This was far from the first time the animated Joker pulled some dark shit (check out Mask of the Phantasm for more on that). It did, however, lead to some of the most overtly horrific scenes in the cartoon’s existence. Not to mention one of the Joker’s more altogether twisted moments in the DC multiverse.

3. Dr. Joker and Mr. Wayne

joker batman

It was a Batman story that kicked off the concept of Elseworlds — those DC tales set in parallel universes, with new takes on familiar characters. It’s only fitting that there have subsequently been scads of alternate reality retellings of the Dark Knight, his allies, and antagonists. And wherever there’s a Batman story, the Joker is nearly always shortly behind.

One such story is Batman: Two Faces. Like Gotham by Gaslight (the aforementioned debut Elseworld story) this offshoot is set in the 1880s. Don’t let the name confuse you, however. This isn’t about Harvey Dent getting chased down by a penny-farthing Batmobile over child labor.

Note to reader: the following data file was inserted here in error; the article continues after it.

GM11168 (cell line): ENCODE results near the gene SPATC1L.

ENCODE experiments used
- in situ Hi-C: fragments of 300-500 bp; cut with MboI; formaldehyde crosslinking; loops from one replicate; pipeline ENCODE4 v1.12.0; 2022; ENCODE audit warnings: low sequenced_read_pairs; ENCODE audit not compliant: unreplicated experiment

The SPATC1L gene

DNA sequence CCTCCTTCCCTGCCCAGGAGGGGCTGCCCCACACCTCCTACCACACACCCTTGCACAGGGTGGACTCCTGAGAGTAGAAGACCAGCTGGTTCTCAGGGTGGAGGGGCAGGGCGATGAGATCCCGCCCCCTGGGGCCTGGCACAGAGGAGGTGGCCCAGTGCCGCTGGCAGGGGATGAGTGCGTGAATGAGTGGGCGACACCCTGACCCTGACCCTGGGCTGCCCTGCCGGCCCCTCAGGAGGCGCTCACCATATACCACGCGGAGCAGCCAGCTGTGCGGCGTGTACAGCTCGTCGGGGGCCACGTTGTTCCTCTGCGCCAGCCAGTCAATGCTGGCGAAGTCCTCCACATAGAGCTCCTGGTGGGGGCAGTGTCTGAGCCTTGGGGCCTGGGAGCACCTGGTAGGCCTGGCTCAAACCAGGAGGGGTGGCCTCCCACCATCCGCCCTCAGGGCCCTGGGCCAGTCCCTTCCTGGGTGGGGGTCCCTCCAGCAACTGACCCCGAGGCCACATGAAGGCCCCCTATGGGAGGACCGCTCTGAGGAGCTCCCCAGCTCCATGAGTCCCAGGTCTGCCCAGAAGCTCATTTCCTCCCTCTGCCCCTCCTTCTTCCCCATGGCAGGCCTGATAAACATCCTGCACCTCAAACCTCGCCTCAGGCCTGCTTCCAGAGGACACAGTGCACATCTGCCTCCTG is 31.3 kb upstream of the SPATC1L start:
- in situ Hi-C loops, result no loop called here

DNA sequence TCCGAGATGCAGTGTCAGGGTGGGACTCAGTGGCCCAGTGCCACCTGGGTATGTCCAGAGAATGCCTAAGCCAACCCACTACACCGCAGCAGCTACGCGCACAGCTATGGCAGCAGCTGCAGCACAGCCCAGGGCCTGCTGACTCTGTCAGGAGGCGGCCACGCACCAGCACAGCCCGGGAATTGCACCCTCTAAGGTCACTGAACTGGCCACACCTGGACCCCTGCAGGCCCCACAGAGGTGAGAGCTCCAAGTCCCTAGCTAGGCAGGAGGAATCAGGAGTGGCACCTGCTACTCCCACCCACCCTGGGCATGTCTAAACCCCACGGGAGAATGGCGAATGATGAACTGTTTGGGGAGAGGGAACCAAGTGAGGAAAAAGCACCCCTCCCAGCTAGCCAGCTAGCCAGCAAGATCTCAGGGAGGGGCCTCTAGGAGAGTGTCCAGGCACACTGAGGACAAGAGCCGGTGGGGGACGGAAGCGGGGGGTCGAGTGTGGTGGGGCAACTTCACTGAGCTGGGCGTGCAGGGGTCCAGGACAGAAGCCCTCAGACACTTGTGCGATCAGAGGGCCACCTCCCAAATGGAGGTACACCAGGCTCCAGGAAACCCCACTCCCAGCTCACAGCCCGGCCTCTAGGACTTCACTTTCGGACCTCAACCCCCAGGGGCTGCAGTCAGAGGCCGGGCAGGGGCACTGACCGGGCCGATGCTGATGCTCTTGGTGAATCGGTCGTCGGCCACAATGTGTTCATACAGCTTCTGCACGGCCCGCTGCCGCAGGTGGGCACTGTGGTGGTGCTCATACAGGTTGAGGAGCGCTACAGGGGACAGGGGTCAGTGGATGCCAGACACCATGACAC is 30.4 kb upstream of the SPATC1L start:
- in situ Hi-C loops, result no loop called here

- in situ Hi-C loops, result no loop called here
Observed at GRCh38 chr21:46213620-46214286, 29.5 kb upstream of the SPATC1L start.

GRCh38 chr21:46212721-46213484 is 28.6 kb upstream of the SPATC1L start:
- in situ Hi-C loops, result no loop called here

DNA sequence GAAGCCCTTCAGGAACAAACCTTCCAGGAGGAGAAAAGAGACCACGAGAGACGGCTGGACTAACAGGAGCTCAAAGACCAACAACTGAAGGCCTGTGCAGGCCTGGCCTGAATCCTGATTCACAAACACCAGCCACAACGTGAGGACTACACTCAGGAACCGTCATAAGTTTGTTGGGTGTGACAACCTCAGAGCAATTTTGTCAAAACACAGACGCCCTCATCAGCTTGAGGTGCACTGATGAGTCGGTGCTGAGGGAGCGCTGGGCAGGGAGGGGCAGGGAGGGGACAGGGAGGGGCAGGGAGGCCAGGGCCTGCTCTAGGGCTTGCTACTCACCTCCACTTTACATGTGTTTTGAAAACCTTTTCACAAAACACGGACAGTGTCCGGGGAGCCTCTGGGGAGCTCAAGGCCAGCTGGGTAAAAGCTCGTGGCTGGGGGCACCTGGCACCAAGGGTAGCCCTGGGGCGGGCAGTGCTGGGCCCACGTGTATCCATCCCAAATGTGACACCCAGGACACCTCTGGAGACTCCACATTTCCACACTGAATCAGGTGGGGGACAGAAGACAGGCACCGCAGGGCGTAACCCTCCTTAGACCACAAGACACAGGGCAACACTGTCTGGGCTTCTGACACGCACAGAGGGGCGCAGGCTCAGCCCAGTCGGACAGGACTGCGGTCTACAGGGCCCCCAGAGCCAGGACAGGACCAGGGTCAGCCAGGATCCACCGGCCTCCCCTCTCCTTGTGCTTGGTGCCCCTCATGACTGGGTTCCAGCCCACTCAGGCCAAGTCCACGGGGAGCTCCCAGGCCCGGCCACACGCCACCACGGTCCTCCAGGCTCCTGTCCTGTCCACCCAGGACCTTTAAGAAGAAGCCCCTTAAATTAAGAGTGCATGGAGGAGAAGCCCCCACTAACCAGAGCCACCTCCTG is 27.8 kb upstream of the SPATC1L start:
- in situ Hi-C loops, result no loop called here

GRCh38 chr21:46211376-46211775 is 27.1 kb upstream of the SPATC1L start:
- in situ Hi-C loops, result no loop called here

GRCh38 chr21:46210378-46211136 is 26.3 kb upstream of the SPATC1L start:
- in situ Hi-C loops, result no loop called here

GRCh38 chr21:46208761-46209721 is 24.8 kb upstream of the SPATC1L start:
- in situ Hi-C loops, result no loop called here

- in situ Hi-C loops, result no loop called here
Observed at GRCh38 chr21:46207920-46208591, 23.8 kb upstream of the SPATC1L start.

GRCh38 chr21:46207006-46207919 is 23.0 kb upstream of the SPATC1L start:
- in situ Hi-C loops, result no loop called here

Whereas Gaslight only mentions its interpretation of the Joker in passing, here Bruce Wayne’s arch-nemesis is very much front and center. In fact, the dueling souls are more inextricable than ever before. That’s because Two Faces is a retelling of the equally Victorian Dr. Jekyll and Mr. Hyde.

batman two faces

Yep. In this story Batman and the Joker are one in the same. After drinking a cockamamie concoction Bruce Wayne finds himself with super strength (which he uses to fight crime, of course) and a split personality with a thing for carving smiles into corpses. Corpses made by him. Because he’s the Joker.

The story itself — penned by Guardians of the Galaxy scribes Dan Abnett and Andy Lanning — is just a bit questionable. There’s the rather worrying issue of every woman in Bruce Wayne’s life being recast as a prostitute, a victim of murder and mutilation, or both. Not to mention that the whole climax hinges on Batman turning himself in to the authorities, only to commit suicide seconds later. But there is the grain of a good idea here.

joker batman